You build up sick leave over time at your job, so it makes sense that your company should pay you for unused sick leave when you quit. However, that's not usually the case. Federal law does not require employers to provide paid sick leave -- much less to pay you for it if you resign without using it. Many states have laws require employers to pay departing employees for unused vacation time, but it's up to individual companies to decide whether to pay for unused sick time.
Negotiate payment for unused sick leave when you sign your initial employment contract. It might seem odd to be negotiating the terms of your resignation when you haven't even started working yet, but it helps the company predict its financial liability in the event you do quit. If your company offers vacation time, it's likely the contract already states you will get paid for unused vacation time if you resign. Adding sick leave to the verbiage isn't a difficult change, if your employer is willing.
If your company is unwilling to buy out your unused sick time, use your sick leave before turning in your resignation notice. Check your company's employee handbook to determine whether you can take the leave in consecutive days. Some employers only pay consecutive sick leave days if you have a doctor's note.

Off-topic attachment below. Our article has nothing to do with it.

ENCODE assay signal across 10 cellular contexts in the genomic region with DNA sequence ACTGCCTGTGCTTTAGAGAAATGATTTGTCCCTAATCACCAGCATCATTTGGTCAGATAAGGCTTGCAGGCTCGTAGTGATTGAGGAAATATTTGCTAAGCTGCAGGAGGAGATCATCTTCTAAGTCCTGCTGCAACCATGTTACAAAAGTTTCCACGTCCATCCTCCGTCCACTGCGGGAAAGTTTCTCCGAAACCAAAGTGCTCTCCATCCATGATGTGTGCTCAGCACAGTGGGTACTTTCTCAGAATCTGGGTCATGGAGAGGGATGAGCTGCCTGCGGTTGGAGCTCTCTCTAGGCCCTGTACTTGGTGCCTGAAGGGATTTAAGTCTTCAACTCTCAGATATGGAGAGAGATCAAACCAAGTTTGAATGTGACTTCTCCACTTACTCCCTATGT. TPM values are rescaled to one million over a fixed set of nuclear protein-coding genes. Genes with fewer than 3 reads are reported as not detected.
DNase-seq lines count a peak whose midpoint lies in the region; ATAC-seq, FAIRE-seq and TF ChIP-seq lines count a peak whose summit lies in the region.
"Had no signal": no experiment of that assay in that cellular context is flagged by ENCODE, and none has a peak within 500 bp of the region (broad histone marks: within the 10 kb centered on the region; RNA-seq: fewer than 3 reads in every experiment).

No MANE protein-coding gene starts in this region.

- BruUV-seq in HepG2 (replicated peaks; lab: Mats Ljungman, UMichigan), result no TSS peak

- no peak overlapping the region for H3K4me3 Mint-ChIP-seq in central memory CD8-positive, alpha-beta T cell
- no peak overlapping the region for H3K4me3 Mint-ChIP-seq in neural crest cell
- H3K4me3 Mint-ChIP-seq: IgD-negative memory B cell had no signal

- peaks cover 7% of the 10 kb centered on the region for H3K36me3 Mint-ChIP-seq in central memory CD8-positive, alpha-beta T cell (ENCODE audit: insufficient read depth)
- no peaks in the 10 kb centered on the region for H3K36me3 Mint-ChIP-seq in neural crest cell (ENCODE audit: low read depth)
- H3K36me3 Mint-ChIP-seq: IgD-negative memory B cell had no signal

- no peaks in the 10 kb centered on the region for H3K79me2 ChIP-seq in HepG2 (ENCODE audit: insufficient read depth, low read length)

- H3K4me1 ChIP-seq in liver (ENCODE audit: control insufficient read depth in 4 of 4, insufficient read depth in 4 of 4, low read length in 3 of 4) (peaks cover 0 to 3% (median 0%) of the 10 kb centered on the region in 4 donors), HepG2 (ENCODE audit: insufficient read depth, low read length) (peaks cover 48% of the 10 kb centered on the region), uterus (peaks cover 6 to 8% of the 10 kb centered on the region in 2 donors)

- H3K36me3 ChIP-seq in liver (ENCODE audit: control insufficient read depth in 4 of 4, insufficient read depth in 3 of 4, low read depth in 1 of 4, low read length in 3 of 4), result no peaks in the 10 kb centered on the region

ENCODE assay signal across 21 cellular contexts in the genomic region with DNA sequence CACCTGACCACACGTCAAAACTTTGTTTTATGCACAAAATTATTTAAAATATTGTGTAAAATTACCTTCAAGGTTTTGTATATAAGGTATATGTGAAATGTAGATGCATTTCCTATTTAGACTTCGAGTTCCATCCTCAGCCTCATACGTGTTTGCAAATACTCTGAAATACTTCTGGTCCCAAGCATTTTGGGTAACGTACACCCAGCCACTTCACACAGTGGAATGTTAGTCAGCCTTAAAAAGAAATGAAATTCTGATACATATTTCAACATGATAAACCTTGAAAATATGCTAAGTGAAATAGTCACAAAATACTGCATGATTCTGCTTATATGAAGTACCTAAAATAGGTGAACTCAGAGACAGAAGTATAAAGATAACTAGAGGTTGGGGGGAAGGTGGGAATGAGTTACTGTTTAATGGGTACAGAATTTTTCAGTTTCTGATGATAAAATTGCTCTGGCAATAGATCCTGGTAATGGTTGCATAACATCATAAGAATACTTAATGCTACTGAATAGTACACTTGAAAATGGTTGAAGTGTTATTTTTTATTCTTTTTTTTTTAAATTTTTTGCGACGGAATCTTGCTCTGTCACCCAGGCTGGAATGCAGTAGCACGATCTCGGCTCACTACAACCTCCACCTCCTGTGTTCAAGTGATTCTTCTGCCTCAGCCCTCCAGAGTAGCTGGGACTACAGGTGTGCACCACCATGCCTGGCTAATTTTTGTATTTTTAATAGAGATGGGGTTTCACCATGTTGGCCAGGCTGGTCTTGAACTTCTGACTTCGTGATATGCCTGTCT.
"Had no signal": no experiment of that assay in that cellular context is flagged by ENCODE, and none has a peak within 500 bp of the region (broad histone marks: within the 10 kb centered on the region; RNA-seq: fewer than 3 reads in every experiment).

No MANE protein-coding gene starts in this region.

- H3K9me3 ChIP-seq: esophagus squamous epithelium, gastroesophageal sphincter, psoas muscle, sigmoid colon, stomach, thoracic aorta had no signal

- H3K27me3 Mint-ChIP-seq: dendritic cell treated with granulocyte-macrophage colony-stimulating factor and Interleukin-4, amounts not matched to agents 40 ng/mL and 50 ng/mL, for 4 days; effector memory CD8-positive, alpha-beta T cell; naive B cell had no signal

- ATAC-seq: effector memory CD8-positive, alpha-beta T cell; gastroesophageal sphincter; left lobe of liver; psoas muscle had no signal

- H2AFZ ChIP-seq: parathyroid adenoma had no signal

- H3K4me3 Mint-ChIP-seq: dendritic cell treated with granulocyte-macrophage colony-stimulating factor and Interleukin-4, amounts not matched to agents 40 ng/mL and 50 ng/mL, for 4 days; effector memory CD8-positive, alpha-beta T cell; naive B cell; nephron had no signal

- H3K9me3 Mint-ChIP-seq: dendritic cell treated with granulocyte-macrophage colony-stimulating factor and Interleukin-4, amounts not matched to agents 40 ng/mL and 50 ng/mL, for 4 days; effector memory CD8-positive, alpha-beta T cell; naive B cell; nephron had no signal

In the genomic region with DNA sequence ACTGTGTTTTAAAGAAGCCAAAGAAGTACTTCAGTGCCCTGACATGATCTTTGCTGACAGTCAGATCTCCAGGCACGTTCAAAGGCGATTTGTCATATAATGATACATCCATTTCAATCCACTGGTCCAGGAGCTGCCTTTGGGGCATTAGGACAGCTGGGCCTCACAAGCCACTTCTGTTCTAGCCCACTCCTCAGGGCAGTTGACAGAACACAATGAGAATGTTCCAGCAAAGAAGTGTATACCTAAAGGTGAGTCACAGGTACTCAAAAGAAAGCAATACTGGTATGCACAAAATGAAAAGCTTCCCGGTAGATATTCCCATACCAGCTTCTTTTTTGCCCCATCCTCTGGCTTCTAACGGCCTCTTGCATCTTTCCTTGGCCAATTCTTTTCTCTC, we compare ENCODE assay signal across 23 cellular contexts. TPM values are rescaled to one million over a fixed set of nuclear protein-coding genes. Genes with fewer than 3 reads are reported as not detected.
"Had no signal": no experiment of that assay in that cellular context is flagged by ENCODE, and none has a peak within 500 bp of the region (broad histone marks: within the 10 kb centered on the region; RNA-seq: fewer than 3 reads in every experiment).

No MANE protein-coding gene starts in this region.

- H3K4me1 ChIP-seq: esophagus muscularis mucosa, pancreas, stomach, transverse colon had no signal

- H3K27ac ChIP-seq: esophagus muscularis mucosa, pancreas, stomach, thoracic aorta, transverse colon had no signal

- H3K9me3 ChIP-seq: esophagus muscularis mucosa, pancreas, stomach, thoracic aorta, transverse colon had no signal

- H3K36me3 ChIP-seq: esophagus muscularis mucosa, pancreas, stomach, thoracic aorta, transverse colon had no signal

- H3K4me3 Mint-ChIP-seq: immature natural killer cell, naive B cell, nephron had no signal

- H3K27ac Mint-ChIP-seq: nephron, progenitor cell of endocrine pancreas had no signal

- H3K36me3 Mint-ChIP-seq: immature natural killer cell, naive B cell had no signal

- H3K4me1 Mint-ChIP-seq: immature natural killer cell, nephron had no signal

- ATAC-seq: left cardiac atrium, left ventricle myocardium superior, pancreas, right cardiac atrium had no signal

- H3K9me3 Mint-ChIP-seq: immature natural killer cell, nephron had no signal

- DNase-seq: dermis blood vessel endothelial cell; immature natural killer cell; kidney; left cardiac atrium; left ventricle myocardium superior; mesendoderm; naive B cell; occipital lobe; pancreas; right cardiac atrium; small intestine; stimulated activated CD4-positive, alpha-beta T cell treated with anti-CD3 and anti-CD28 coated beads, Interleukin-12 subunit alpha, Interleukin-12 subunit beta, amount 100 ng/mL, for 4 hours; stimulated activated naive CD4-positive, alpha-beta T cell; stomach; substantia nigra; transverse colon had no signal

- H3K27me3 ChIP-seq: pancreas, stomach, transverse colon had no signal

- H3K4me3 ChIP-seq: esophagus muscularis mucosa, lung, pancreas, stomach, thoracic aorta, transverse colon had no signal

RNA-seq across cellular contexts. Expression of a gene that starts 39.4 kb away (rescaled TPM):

Read your employer's leave policy to determine if sick leave is separate from vacation time or whether it's all lumped together as paid time off. If your company offers paid time off rather than separate vacation and sick time, the paid time off is usually treated like vacation time. If your company policy or state law says your employer will pay you for unused vacation time, it must pay you for all unused leave time, even if some of those days were meant to be used as sick time.
Items you will need
- Employee handbook
- Many employers won't allow you to use paid sick leave after turning in your notice; they expect you to work your notice to wrap up loose ends and train a replacement.
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